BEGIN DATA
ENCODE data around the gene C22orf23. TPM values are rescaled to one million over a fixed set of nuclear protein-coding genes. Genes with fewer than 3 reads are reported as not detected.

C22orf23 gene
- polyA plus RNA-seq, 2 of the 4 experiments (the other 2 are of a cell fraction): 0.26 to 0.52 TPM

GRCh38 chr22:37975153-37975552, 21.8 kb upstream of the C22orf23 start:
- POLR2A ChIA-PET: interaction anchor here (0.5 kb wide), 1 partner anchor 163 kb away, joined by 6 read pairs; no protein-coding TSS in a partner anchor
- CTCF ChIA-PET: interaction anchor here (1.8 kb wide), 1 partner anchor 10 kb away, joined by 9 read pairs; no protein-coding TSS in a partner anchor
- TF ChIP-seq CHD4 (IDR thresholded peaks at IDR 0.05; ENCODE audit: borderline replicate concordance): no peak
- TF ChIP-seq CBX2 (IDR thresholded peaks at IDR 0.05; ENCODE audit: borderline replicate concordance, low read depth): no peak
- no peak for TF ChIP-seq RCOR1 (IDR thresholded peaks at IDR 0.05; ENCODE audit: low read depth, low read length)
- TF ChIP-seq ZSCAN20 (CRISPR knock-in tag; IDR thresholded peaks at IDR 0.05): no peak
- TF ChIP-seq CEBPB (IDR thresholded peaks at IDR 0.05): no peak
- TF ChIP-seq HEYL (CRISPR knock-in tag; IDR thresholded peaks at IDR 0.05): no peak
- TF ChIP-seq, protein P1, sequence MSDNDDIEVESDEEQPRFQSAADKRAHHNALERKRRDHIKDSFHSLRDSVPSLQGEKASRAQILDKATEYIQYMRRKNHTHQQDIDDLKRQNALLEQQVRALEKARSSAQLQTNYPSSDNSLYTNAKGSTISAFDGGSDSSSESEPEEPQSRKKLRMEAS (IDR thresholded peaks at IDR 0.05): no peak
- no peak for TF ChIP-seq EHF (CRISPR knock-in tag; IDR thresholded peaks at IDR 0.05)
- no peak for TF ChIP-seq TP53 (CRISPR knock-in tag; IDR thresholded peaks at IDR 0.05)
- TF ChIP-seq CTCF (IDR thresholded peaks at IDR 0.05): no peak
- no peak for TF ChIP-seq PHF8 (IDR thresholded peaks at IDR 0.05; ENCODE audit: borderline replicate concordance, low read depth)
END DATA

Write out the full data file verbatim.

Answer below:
ENCODE data around the gene C22orf23. TPM values are rescaled to one million over a fixed set of nuclear protein-coding genes. Genes with fewer than 3 reads are reported as not detected.

C22orf23 gene
- polyA plus RNA-seq, 2 of the 4 experiments (the other 2 are of a cell fraction): 0.26 to 0.52 TPM

GRCh38 chr22:37975153-37975552, 21.8 kb upstream of the C22orf23 start:
- POLR2A ChIA-PET: interaction anchor here (0.5 kb wide), 1 partner anchor 163 kb away, joined by 6 read pairs; no protein-coding TSS in a partner anchor
- CTCF ChIA-PET: interaction anchor here (1.8 kb wide), 1 partner anchor 10 kb away, joined by 9 read pairs; no protein-coding TSS in a partner anchor
- TF ChIP-seq CHD4 (IDR thresholded peaks at IDR 0.05; ENCODE audit: borderline replicate concordance): no peak
- TF ChIP-seq CBX2 (IDR thresholded peaks at IDR 0.05; ENCODE audit: borderline replicate concordance, low read depth): no peak
- no peak for TF ChIP-seq RCOR1 (IDR thresholded peaks at IDR 0.05; ENCODE audit: low read depth, low read length)
- TF ChIP-seq ZSCAN20 (CRISPR knock-in tag; IDR thresholded peaks at IDR 0.05): no peak
- TF ChIP-seq CEBPB (IDR thresholded peaks at IDR 0.05): no peak
- TF ChIP-seq HEYL (CRISPR knock-in tag; IDR thresholded peaks at IDR 0.05): no peak
- TF ChIP-seq, protein P1, sequence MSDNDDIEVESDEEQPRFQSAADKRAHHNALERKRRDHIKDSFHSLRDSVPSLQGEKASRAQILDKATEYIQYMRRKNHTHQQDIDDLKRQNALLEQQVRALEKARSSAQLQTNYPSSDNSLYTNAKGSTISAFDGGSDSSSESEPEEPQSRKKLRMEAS (IDR thresholded peaks at IDR 0.05): no peak
- no peak for TF ChIP-seq EHF (CRISPR knock-in tag; IDR thresholded peaks at IDR 0.05)
- no peak for TF ChIP-seq TP53 (CRISPR knock-in tag; IDR thresholded peaks at IDR 0.05)
- TF ChIP-seq CTCF (IDR thresholded peaks at IDR 0.05): no peak
- no peak for TF ChIP-seq PHF8 (IDR thresholded peaks at IDR 0.05; ENCODE audit: borderline replicate concordance, low read depth)